2. David, Growing up, I fervently believed in the future!. At age 9, my father took me to see 2001, and as little kid, that’s what I expected. By sophomore year in college (1979) I went through a trauma that 2001 would not be happening in 21 years. As I look back of predictive SF, neither did Neuromancer. As a 60-year old, I realize that living in the future is nothing like what SF described. I do maintain a technical curiosity of SF futures but they have become more an intellectual excercise than anything else. After a long career staying educated, I have my own what-if’s that are personally more interesting., and technical. When I read, it is for friendship. To hear an author’s vision and imagination, I respect people’s arguments, especially if there cogently stated. Divrersity of arguments, is to me, what good SF is all about,. From Heinlein to Scott a book is a friend.

  3. My father, John Aloysius O’Keefe, was a pioneer scientist at NASA and worked on the moon missions in various ways.

    The reason that the lunar landing modules had those large cups on the landing struts was that a particular scientist said that there would be dust forty feet deep and the astronauts were going to sink out of sight. O’Keefe knew intimately every picture that had been taken of the landing site. He went and found a picture that showed a small meteorite that had struck the moon and rolled down a little hill. You could see the track it made as it rolled in the inches of dust. He took it to Armstrong and said, ***take a look and don’t worry***.

    When O’Keefe was forcibly retired at the age of 80 there was a big todo and all his associates over the years were invited to send in comments or memories. Armstrong wrote. ***I remember you. You gave us courage.***

    My father claimed that he was inspired at a young age from reading Thuvia, Maid of Mars, ERB.

  4. Of course Neuromancer happened! Look at all the tattoos and piercings!

    No joke – the number one reason that I could not stand cyberpunk was that the idea of everyone being rattled and pierced was gross to me, like self-hatred walking the streets. And now everybody is walking around like that.

    On the bright side, the Cyberpunk videogame trailer was not nearly as gross to me as it once would have been.

  5. I was in front of the TV when it happened, but my parents won’t swear to my having stayed awake.

  6. You can watch the Apollo 11 mission in realtime (+50 years) at

    This has the ground-to-space communications, the internal mission control conversations, the onboard spacecraft recordings, the photos, movies, and TV from the mission, all synchronized perfectly with transcripts and explanations of the terms. And bookmarked, so you can find major events easily. You can click in the timeline to watch any segment of the mission in any order, or click a button and synchronize it to “realtime + 50 years”. If you do that, they’re coasting back to earth now, and reentry is on Wednesday.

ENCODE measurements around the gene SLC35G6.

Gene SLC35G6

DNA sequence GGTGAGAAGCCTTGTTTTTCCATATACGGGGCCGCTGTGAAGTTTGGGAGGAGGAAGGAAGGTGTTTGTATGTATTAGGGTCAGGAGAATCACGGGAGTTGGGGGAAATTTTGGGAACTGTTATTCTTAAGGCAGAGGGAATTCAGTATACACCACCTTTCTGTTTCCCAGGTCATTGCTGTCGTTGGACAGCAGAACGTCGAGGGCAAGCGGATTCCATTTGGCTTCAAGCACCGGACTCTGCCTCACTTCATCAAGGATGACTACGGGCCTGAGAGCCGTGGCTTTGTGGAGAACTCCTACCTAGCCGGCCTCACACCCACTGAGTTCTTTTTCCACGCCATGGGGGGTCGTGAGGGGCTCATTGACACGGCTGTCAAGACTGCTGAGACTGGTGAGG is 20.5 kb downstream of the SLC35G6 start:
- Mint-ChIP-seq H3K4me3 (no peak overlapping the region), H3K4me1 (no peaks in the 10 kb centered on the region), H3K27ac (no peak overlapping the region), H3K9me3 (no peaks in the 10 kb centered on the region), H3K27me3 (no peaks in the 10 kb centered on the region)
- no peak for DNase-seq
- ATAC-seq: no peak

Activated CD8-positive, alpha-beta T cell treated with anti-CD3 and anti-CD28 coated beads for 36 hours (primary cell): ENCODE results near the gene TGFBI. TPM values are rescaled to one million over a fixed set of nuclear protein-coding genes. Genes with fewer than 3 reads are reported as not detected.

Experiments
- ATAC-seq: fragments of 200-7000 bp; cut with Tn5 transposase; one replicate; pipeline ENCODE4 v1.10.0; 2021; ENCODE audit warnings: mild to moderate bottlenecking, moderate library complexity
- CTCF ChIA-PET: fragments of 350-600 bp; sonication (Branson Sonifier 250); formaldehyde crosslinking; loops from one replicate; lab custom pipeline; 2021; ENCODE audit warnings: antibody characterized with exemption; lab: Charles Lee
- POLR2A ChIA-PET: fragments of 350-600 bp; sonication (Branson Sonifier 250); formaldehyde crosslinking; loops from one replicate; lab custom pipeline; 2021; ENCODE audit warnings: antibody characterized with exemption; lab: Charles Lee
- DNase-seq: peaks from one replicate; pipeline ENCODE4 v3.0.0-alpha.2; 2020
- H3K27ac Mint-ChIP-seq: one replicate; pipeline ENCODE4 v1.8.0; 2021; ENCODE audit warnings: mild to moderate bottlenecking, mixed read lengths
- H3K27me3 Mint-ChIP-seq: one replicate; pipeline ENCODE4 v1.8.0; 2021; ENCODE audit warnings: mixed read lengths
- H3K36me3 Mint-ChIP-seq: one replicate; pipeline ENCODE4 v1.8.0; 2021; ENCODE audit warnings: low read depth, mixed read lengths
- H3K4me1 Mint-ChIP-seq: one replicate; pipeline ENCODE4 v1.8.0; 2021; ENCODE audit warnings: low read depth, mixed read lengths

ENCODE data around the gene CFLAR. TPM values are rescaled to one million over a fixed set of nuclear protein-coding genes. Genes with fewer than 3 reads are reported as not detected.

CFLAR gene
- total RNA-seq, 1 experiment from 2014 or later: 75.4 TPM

Fair warning: for space geeks, this can be as addictive as TV-Tropes.

  7. Sigh. I turned 14 the day Apollo 11 took off.

    When I grew up, I went to work on the Shuttle program. I was at JSC for the tenth anniversary of Apollo 11. If you told me then by the 50th anniversary humans would never have gotten more than 350 miles from the Earth’s surface I would have laughed. We had been to the Moon only ten years earlier.

    And yet here we are. NASA is more concerned about not failing than about succeeding. And the only way you can guarantee you do not fail is not to try.

    I spent 30 years in the Shuttle program – and doing occasional space station and interplanetary work. And here we are, stuck in LEO, and as far from getting to the Moon as we were in 1961 – or maybe 1957,

  8. I was 10 at the time of Apollo 11. I kept up with the space program with great interest, even though I developed type 1 diabetes in the Spring of 1969 and lost my goal of becoming an astronaut. I went to university in physics , astronomy and math and joined the L-5 Society my junior year, which allowed me to attend the 20th anniversary of Explorer 1 in Huntsville in 1978. I am sure NASA’s fear of success was well rooted at that time, but meeting a few of the older German rocket scientists gave me a broader interest in expanding my scientific background and developing my contacts. I taught a while after graduation and eventually moved into Health Physics of which I am thankful. I look forward to seeing what Elon Musk can accomplish and I personally have seen how the technology developed for the space program has influenced my ability to manage my diabetes and without which, I would never have gotten so far.

  9. which made life – right across the globe – for humanity, just that bit more pleasant, more comfortable, safer and happier.
    Well, I’m glad you put that limiter on there. ‘Cause I’m sure it didn’t do much for making the Moon People more comfortable or happier or safer. We landed on their roof, poked a hole in it, then drove around on it for a while. *smh*